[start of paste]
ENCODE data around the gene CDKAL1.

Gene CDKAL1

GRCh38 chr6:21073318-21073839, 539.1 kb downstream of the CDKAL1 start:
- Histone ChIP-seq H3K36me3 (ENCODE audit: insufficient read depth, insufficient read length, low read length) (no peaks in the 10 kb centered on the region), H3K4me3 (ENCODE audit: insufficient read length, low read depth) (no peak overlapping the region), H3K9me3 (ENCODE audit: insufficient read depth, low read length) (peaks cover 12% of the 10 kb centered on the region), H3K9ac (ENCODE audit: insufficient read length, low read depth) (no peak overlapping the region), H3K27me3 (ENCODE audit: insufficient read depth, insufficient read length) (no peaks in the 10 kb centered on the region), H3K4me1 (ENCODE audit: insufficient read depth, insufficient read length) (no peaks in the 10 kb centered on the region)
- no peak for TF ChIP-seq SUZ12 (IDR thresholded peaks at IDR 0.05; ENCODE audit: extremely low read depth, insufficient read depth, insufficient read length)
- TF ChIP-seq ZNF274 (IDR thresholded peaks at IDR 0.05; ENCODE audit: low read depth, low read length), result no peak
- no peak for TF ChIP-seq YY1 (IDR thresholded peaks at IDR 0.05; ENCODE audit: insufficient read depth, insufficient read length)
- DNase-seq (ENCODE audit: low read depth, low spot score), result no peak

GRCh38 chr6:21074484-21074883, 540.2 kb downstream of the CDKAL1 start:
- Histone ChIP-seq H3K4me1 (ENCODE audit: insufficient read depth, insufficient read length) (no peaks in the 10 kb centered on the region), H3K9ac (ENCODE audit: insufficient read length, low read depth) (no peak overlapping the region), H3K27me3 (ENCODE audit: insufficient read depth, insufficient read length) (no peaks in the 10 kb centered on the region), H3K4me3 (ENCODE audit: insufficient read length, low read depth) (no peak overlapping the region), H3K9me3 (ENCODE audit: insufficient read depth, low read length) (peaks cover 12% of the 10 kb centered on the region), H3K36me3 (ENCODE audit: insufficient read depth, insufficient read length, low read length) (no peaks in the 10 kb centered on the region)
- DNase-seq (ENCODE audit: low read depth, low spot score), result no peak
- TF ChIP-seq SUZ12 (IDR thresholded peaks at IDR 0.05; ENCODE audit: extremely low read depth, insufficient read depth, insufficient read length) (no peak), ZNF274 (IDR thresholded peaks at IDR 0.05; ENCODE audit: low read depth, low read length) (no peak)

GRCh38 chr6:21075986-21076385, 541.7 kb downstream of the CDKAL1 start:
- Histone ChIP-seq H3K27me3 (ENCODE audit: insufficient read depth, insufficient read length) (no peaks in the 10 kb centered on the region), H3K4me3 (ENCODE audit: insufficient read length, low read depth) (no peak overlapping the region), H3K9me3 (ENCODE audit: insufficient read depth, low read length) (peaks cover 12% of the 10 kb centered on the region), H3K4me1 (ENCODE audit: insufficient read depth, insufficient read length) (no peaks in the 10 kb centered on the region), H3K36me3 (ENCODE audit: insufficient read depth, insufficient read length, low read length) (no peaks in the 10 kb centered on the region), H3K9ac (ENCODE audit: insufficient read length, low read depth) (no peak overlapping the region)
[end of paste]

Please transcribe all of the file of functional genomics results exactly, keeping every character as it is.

ENCODE data around the gene CDKAL1.

Gene CDKAL1

GRCh38 chr6:21073318-21073839, 539.1 kb downstream of the CDKAL1 start:
- Histone ChIP-seq H3K36me3 (ENCODE audit: insufficient read depth, insufficient read length, low read length) (no peaks in the 10 kb centered on the region), H3K4me3 (ENCODE audit: insufficient read length, low read depth) (no peak overlapping the region), H3K9me3 (ENCODE audit: insufficient read depth, low read length) (peaks cover 12% of the 10 kb centered on the region), H3K9ac (ENCODE audit: insufficient read length, low read depth) (no peak overlapping the region), H3K27me3 (ENCODE audit: insufficient read depth, insufficient read length) (no peaks in the 10 kb centered on the region), H3K4me1 (ENCODE audit: insufficient read depth, insufficient read length) (no peaks in the 10 kb centered on the region)
- no peak for TF ChIP-seq SUZ12 (IDR thresholded peaks at IDR 0.05; ENCODE audit: extremely low read depth, insufficient read depth, insufficient read length)
- TF ChIP-seq ZNF274 (IDR thresholded peaks at IDR 0.05; ENCODE audit: low read depth, low read length), result no peak
- no peak for TF ChIP-seq YY1 (IDR thresholded peaks at IDR 0.05; ENCODE audit: insufficient read depth, insufficient read length)
- DNase-seq (ENCODE audit: low read depth, low spot score), result no peak

GRCh38 chr6:21074484-21074883, 540.2 kb downstream of the CDKAL1 start:
- Histone ChIP-seq H3K4me1 (ENCODE audit: insufficient read depth, insufficient read length) (no peaks in the 10 kb centered on the region), H3K9ac (ENCODE audit: insufficient read length, low read depth) (no peak overlapping the region), H3K27me3 (ENCODE audit: insufficient read depth, insufficient read length) (no peaks in the 10 kb centered on the region), H3K4me3 (ENCODE audit: insufficient read length, low read depth) (no peak overlapping the region), H3K9me3 (ENCODE audit: insufficient read depth, low read length) (peaks cover 12% of the 10 kb centered on the region), H3K36me3 (ENCODE audit: insufficient read depth, insufficient read length, low read length) (no peaks in the 10 kb centered on the region)
- DNase-seq (ENCODE audit: low read depth, low spot score), result no peak
- TF ChIP-seq SUZ12 (IDR thresholded peaks at IDR 0.05; ENCODE audit: extremely low read depth, insufficient read depth, insufficient read length) (no peak), ZNF274 (IDR thresholded peaks at IDR 0.05; ENCODE audit: low read depth, low read length) (no peak)

GRCh38 chr6:21075986-21076385, 541.7 kb downstream of the CDKAL1 start:
- Histone ChIP-seq H3K27me3 (ENCODE audit: insufficient read depth, insufficient read length) (no peaks in the 10 kb centered on the region), H3K4me3 (ENCODE audit: insufficient read length, low read depth) (no peak overlapping the region), H3K9me3 (ENCODE audit: insufficient read depth, low read length) (peaks cover 12% of the 10 kb centered on the region), H3K4me1 (ENCODE audit: insufficient read depth, insufficient read length) (no peaks in the 10 kb centered on the region), H3K36me3 (ENCODE audit: insufficient read depth, insufficient read length, low read length) (no peaks in the 10 kb centered on the region), H3K9ac (ENCODE audit: insufficient read length, low read depth) (no peak overlapping the region)